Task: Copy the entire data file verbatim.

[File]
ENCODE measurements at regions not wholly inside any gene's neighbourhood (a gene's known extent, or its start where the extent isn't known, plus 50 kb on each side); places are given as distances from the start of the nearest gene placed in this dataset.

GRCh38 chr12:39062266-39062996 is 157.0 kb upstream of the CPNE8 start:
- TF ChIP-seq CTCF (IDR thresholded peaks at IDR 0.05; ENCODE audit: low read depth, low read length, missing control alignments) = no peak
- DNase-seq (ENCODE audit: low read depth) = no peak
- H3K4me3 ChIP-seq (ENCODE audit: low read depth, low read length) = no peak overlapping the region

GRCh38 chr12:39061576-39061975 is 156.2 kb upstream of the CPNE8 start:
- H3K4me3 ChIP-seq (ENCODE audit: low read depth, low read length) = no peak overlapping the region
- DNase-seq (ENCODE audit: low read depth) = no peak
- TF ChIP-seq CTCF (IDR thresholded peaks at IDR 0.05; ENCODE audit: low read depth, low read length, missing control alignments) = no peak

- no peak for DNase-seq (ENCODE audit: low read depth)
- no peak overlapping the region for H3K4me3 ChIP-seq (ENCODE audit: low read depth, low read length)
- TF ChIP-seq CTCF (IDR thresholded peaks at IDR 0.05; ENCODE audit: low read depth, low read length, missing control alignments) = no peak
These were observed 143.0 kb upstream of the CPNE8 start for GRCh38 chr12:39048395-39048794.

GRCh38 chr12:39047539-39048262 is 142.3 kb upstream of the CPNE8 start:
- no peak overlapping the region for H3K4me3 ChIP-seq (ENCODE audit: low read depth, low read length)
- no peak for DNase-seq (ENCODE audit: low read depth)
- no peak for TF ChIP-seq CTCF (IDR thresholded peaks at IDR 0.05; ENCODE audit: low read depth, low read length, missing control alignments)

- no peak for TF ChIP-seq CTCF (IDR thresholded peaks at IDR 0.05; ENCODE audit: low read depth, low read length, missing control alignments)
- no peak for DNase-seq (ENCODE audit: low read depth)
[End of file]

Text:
ENCODE measurements at regions not wholly inside any gene's neighbourhood (a gene's known extent, or its start where the extent isn't known, plus 50 kb on each side); places are given as distances from the start of the nearest gene placed in this dataset.

GRCh38 chr12:39062266-39062996 is 157.0 kb upstream of the CPNE8 start:
- TF ChIP-seq CTCF (IDR thresholded peaks at IDR 0.05; ENCODE audit: low read depth, low read length, missing control alignments) = no peak
- DNase-seq (ENCODE audit: low read depth) = no peak
- H3K4me3 ChIP-seq (ENCODE audit: low read depth, low read length) = no peak overlapping the region

GRCh38 chr12:39061576-39061975 is 156.2 kb upstream of the CPNE8 start:
- H3K4me3 ChIP-seq (ENCODE audit: low read depth, low read length) = no peak overlapping the region
- DNase-seq (ENCODE audit: low read depth) = no peak
- TF ChIP-seq CTCF (IDR thresholded peaks at IDR 0.05; ENCODE audit: low read depth, low read length, missing control alignments) = no peak

- no peak for DNase-seq (ENCODE audit: low read depth)
- no peak overlapping the region for H3K4me3 ChIP-seq (ENCODE audit: low read depth, low read length)
- TF ChIP-seq CTCF (IDR thresholded peaks at IDR 0.05; ENCODE audit: low read depth, low read length, missing control alignments) = no peak
These were observed 143.0 kb upstream of the CPNE8 start for GRCh38 chr12:39048395-39048794.

GRCh38 chr12:39047539-39048262 is 142.3 kb upstream of the CPNE8 start:
- no peak overlapping the region for H3K4me3 ChIP-seq (ENCODE audit: low read depth, low read length)
- no peak for DNase-seq (ENCODE audit: low read depth)
- no peak for TF ChIP-seq CTCF (IDR thresholded peaks at IDR 0.05; ENCODE audit: low read depth, low read length, missing control alignments)

- no peak for TF ChIP-seq CTCF (IDR thresholded peaks at IDR 0.05; ENCODE audit: low read depth, low read length, missing control alignments)
- no peak for DNase-seq (ENCODE audit: low read depth)